Late last year CMS published a Part C and D STAR measure fact sheet (https://www.cms.gov/Medicare/Prescription-Drug-Coverage/PrescriptionDrugCovGenIn/Downloads/2020-Star-Ratings-Fact-Sheet-.pdf). In this month’s blog I present a few highlights that are especially pertinent to folks directing medication management and medication related quality improvement efforts.
In 2020, MA-PD plans will be evaluated on 45 quality measures (33 measures for MA only plans and 14 measures for PDP only plans). CMS conducts an extensive review of the measure set to be used each year, and has determined that there will be no changes in the STAR measures from 2019. CMS did however expand the adjusted measure set that is subject to the Categorical Adjustment Index (CAI). The CAI is the STAR measure performance adjustment (boost) that a plan receives when its members have a greater number of members who are dual eligible, disabled or qualify for a low income subsidy.
Most of the plans that CSS Health has partnered with are shooting for STAR rating status in, at least, the 4 STAR range. This is interesting as only approximately 52% (210) of the contracts offered in 2020 achieved a 4 STAR or higher rating. On the bright side, 81% of MA-PD enrollees are in a contract that achieved a 4 STAR rating.
CSS Health Take-Away: Enrollees tend to gravitate to high performing plans. Consequently, there are meaningful benefits to being rated as a high performing plan.
Five STAR status remains difficult to achieve with only 23 MA-PD contracts qualifying. There are plans whose STAR improvement efforts bore fruit with 9 new contracts achieving 5 STAR status. Encouragingly, CMS identifies relatively few contracts (only 5) that are classify as consistently low performers. In general, CMS found that there is a correlation with the number of years a plan has participated in the program and its overall STAR rating. Also, CMS finds only modest correlation between geography and STAR performance.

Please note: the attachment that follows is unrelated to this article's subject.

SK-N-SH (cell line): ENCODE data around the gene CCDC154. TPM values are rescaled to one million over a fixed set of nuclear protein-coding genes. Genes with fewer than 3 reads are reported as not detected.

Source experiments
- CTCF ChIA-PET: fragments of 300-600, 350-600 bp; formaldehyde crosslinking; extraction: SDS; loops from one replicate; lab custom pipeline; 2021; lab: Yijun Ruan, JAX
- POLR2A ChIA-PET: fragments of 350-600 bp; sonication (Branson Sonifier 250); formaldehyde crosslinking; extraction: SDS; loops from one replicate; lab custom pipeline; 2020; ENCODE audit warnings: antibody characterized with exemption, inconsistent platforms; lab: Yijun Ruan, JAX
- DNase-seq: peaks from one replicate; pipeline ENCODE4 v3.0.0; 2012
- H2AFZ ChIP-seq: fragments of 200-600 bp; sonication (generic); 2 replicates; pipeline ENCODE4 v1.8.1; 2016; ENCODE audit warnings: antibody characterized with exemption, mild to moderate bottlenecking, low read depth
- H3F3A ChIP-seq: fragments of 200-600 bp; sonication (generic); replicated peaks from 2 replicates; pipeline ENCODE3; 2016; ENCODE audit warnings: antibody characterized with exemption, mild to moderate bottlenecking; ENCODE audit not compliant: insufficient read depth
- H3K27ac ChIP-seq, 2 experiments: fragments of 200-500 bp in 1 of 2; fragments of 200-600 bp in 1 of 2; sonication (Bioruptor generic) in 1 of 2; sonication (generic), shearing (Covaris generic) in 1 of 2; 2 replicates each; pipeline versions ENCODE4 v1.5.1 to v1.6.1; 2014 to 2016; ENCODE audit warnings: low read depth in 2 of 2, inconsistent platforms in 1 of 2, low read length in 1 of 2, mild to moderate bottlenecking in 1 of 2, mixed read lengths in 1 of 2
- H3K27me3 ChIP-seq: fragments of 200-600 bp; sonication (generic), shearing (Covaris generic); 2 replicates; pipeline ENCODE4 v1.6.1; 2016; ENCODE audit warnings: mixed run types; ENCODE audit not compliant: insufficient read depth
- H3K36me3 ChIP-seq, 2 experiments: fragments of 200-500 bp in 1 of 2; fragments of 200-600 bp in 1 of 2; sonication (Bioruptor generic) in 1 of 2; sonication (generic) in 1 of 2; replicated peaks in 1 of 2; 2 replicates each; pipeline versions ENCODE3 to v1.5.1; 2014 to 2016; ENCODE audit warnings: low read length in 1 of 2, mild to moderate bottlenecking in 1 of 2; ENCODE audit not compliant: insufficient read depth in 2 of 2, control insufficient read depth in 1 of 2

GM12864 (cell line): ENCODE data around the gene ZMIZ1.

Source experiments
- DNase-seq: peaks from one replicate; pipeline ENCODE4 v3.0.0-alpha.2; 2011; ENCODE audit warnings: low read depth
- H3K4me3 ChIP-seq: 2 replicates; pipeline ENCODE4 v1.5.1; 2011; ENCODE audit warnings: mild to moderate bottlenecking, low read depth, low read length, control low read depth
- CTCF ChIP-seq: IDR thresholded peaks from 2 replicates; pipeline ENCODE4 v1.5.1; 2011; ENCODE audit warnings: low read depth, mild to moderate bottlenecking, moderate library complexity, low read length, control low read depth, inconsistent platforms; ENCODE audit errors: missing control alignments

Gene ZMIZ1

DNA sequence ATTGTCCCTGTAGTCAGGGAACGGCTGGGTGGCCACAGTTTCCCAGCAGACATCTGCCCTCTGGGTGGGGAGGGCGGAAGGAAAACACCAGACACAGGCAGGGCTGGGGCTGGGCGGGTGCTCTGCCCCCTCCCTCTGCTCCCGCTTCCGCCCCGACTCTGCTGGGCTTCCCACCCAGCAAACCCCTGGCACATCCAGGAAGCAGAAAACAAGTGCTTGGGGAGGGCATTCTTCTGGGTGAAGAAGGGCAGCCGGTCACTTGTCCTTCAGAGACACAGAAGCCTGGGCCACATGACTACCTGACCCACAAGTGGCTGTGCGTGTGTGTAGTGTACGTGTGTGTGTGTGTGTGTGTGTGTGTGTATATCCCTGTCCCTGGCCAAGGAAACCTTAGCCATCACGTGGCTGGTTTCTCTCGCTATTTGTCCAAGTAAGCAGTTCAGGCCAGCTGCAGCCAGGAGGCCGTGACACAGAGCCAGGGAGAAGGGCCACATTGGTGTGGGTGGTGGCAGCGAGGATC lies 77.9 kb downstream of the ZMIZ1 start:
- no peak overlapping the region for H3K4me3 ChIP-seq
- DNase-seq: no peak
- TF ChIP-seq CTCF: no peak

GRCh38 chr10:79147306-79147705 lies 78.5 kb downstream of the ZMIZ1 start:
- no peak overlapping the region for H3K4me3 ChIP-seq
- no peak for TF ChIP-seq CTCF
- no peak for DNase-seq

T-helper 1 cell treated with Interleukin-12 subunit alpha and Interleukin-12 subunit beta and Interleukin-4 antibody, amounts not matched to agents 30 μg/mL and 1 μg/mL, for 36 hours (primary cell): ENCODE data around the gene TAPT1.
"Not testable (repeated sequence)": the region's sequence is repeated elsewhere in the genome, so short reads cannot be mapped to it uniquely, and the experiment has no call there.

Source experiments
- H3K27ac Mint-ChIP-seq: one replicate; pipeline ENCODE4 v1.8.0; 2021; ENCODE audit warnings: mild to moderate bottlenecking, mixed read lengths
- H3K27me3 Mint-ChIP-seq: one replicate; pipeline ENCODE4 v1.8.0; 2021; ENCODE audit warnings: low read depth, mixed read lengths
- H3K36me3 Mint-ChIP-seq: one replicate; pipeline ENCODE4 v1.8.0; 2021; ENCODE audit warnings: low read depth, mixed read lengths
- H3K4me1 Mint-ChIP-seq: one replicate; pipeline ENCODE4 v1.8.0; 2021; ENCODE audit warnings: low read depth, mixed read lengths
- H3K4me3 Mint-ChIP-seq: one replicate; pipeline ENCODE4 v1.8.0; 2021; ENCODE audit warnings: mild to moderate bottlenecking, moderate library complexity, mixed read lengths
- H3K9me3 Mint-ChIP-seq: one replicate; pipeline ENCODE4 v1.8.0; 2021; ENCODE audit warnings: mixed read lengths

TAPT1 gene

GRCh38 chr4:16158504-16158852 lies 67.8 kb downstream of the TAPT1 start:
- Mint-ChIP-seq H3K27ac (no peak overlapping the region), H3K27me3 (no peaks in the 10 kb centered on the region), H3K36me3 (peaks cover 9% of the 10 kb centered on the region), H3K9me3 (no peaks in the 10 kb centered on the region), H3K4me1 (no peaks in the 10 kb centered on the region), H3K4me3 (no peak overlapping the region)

CSS Health Take-Away: STAR levels are not based on unmodifiable conditions such as geography. Quality measures can be materially improved using focused and novel techniques.
Probably the most interesting portion of the fact sheet is the change of a STAR measures over time. I have highlighted 11 drug related STAR measures that CSS Health recommends for inclusion in every Medicare Part D MTM program. These measures can all be improved as a part of a medication management program.
|C13||Diabetes Care – Eye Exam||3.4||3.6||3.8||3.8||11.7%|
|C14||Diabetes Care – Kidney Disease Monitoring||3.6||3.7||4.2||4.1||13.8%|
|C15||Diabetes Care – Blood Sugar Control||3.7||4.2||3.8||4.2||13.5%|
|C16||Rheumatoid Arthritis Management||3.9||3.4||3.0||3.6||-7.6%|
|C19||Medication Reconciliation Post Discharge||–||3.4||3.0||3.0||-11.7%|
|C21||Statin Therapy for Patients with Cardiovascular Disease||–||–||3.3||3.1||-6%|
|D10||Medication Adherence – Diabetes||3.5||3.3||3.7||3.9||11.4%|
|D11||Medication Adherence – RAS||4.0||3.7||3.1||3.3||-17.5%|
|D12||Medication Adherence – Cholesterol||3.5||3.3||3.2||3.4||-2.8%|
|D14||Statin Use in Persons with Diabetes||–||–||3.3||3.5||6%|
It is interesting to note that performance of almost half the drug related STAR measures have decreased over time. The measure that has had the most improvement (on a percentage basis) is the CMR Completion rate.
CSS Health Takeaway – Medication management programs should be configured to address STAR measure improvement synergistically. For example, the majority of CSS’s plans who achieve 5 STAR CMR rates, have integrated their MTM and post-discharge transitions efforts.
CSS finds meaningful “nuggets” of insight in these types of reports that assist us in continuously updating and improving medication management and drug related quality improvement programs. I am happy to discuss any aspect of medication management and approaches to better patient engagement and quality measure improvement.
Best – Jim
James Notaro, RPh, PhD
Founder and Chief Clinical Officer